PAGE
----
When the constricting garments known as compression clothing started to become popular in the last decade or so, they seemed like another one of those fitness fads doomed to irrelevance, like the ThighMaster or the Shake Weight.
And I’ll be honest: I was skeptical at first. Wearing compression gear often felt, as Mitch Hedberg would say, like a really, really weak guy was hugging me to death.
But year after year, the studies rolled in, showing all the benefits of compression gear: shuttling more blood to your limbs, keeping muscles warm to ward off strains, reducing muscle recovery time after intense exercise, even preventing muscles from becoming painfully stiff and sore. So I started wearing compression tights on my bike rides to the gym—they keep my legs a little cozier when the temperature dips, and that pays off when I started going heavy on squats and deads.
Now I’m a convert—and without question, my favorite pieces of compression gear are socks. There’s nothing like a tight-fitting sock: It squeezes in all the right places—compression on the arch is like a mini-massage while working out or running—while giving your toes and heel some breathing room and padding.
And when it comes to compression socks, it’s hard to beat the brand CEP. A German sports apparel company popular with the ultra-endurance crowd, CEP makes some of the best compression clothing around. (Meb Keflezighi, the first American to win the Boston Marathon since 1983, swears by CEP socks for helping enhance his running and lower his times.) I’m no Meb, but I figured I’d go for a few test runs with two of CEP’s latest entries into the compression sock market: the Recovery+ Merino Run Socks (shown below) and the Dynamic+Run Ultralight Short Socks (shown above). (And for the record, that’s not me in the pictures.)
First off: CEP clearly put some thought into the design and material. Putting on compression gear can often be a pitched battle, but as long as you bunch them up in your hands before pulling them down past your toes, the socks are comfortably snug without being overly strangling. They both have a generously padded toe box with a lighter, airier midsection that compresses your arch snugly without drowning your skin in too much material. (I’ll admit it: I have super sweaty feat, but even when pounding out a long trail run or spending 20 minutes doing an intense HIIT session on the elliptical, the Ultralight socks stayed dry to the touch and un-bunched at the end of the sessions.)
Though the Progressive+ socks are geared more toward running, I put some on when I took out my recently restored ’80s racing bike out for a quick 10-mile road ride when the temp dropped below 40. The fit is similar to the Short Socks, with a comforting tightness, a light amount of material around the arches and ankle, and 17% merino wool to wick away sweat and keep my calves warm. Worn with a pair of wool leggings, they were cozy enough to keep most of the chill away when I was pumping up my tires. When I got a healthy sweat rolling, they were light and sweat wicking enough to allow my lower legs and feet to cool off without getting clammy or sweat-soaked—a boon for when I stopped at the new beer garden for a quick brew outside before heading home.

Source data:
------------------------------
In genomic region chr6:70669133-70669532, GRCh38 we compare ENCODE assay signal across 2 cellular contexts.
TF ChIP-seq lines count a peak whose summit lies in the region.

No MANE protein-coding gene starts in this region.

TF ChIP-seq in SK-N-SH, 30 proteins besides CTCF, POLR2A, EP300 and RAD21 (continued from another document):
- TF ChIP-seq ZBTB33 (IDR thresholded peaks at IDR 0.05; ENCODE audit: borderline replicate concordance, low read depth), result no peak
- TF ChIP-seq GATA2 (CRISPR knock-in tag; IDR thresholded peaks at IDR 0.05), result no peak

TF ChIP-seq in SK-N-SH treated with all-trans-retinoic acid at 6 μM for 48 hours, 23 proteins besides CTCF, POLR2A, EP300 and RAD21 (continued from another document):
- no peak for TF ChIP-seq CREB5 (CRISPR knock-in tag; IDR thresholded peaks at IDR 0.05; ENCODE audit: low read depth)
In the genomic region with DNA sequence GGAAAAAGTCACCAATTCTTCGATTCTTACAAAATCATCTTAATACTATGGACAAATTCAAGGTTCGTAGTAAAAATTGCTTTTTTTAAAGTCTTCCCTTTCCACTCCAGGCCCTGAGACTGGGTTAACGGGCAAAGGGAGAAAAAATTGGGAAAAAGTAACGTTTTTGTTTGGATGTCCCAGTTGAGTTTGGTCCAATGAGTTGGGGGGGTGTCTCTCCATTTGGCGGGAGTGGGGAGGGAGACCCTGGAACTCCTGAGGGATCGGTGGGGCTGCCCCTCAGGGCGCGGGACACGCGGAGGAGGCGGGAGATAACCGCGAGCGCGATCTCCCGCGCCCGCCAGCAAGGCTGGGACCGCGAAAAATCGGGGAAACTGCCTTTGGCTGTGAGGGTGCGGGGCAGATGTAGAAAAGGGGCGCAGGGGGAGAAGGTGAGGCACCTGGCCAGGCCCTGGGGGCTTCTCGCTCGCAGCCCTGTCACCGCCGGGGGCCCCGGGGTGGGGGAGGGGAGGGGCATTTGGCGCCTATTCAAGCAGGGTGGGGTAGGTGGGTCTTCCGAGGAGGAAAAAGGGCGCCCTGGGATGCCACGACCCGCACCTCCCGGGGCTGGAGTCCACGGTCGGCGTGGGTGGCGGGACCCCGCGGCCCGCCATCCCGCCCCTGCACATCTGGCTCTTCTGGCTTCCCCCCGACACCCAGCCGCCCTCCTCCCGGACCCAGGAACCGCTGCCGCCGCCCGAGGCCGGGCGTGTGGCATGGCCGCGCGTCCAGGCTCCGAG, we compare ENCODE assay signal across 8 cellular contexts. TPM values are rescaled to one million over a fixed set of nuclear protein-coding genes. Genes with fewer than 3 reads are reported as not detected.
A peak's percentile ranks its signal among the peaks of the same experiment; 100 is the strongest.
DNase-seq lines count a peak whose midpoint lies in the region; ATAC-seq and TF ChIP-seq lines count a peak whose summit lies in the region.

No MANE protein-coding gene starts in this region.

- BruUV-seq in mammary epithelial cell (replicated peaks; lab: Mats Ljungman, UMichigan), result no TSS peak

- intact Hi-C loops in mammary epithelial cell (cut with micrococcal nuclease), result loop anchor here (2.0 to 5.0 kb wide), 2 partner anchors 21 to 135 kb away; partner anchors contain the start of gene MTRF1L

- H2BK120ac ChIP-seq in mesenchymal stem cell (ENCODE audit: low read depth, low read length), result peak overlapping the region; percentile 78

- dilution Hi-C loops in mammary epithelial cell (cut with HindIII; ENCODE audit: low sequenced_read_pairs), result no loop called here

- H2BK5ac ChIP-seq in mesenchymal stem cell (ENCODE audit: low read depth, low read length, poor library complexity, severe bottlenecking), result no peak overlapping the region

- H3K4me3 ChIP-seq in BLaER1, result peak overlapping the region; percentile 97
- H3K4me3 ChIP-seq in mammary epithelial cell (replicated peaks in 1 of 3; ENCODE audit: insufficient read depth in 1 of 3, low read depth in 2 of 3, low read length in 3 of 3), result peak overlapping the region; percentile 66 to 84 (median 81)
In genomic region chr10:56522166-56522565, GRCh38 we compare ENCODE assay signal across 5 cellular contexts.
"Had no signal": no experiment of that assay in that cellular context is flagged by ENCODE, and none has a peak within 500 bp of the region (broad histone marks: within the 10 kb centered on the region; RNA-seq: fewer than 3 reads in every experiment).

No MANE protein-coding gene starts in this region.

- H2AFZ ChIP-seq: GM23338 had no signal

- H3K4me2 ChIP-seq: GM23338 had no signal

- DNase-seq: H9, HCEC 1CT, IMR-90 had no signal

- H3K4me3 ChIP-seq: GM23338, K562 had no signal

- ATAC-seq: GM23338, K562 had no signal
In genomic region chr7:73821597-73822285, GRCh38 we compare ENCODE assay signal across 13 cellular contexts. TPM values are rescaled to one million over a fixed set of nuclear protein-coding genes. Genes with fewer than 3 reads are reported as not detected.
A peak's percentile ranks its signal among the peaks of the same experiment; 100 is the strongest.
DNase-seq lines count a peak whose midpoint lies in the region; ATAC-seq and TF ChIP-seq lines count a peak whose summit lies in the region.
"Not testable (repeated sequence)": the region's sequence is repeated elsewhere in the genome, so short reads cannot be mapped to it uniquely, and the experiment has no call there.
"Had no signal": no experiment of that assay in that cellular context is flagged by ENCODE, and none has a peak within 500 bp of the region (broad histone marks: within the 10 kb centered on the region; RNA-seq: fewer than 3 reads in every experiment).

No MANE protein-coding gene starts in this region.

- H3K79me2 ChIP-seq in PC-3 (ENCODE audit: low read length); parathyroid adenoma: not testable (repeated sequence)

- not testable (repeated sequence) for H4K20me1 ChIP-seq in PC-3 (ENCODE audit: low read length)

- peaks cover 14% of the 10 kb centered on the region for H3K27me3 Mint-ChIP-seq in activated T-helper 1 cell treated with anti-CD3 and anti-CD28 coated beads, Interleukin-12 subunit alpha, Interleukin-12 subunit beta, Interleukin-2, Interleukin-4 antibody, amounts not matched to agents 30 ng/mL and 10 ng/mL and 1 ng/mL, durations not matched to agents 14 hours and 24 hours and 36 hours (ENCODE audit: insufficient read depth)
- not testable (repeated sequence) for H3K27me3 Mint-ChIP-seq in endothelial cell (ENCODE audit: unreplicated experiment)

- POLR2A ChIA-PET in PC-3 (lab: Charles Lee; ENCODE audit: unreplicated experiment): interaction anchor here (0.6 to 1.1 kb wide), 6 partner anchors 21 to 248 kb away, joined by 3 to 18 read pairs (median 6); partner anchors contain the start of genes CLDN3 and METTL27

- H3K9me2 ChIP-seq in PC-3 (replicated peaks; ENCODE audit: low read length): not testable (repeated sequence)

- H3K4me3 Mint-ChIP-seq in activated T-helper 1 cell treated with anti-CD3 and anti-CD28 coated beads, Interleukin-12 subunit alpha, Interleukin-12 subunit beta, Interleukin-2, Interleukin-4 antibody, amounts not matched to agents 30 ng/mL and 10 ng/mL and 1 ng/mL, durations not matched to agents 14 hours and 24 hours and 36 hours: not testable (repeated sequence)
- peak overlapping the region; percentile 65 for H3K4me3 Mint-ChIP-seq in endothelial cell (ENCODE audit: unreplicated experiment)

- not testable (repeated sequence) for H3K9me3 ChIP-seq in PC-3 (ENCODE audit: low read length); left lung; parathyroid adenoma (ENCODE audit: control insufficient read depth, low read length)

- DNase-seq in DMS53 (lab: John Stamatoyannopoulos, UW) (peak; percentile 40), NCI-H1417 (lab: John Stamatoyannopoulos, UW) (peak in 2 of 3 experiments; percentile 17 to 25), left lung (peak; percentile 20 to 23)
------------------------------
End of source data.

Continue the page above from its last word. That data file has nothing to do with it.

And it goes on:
After the body-hugging embrace of CEP’s tight socks, I decided to try some new pairs of Feetures! socks that include a targeted compression in the arch area—you get that skin-tight closeness without the intense squeeze.
My favorites were the Elite Max Cushion No Show Tab, which are shorty socks that top out a bit over the top of a regular sneaker’s heel and tongue with a little extra material at the front and back that sticks out to prevent chafing. They’re kind of like a dialed-down version of the CEP Ultralight Short Socks, with less tightness but with a bit more padding around the heel and toes that is a welcome addition when pounding out some last-minute cardio on the treadmill.
The other pair I tried, the Elite Merino+ Ultra Light Quarter, boast the company’s patented Sock-Lock Technology that gives you a bit more compression than the shorties. (Plus, they’re a little lighter and aren’t quite as padded.) The addition of Merino+ wool fibers quickly wick sweat away, and because I was wearing a light knit textile-topped shoe from Nike’s Flyknit series, my notorious swamp feet stayed nice and ventilated through a marathon session on the Concept2 rower. I won’t say they kept particularly dry, but they were definitely in the hardly-damp realm. Again, the compression was subtle on these Feetures! socks, and makes for a good option when you don’t want to mess with full compression socks. Both pairs also had the company’s Perfect Toe construction at the tips, which eliminates those often-annoying and rubbing toe seams.
Compression apparel has gone beyond the trend now, with high-quality gear like CEP’s socks coming out and high-performance compression features have worked their way down into consumer products tailored more toward the weekend warriors, like the socks from Feetures. The more sock options we have available—whether they hug your feet tight or just give them a warm embrace—will keep my sweaty dogs silent and satisfied.
CEP Dynamic+ Run Ultralight Short Socks ($22.50, cepcompression.com)
CEP Recovery+ Merino Socks ($60, cepcompression.com)
Feetures! Elite Max Cushion No Show Tab ($15.99, feeturesrunning.com)
Feetures! Elite Merino+ Ultra Light Quarter ($15.99, feeturesrunning.com)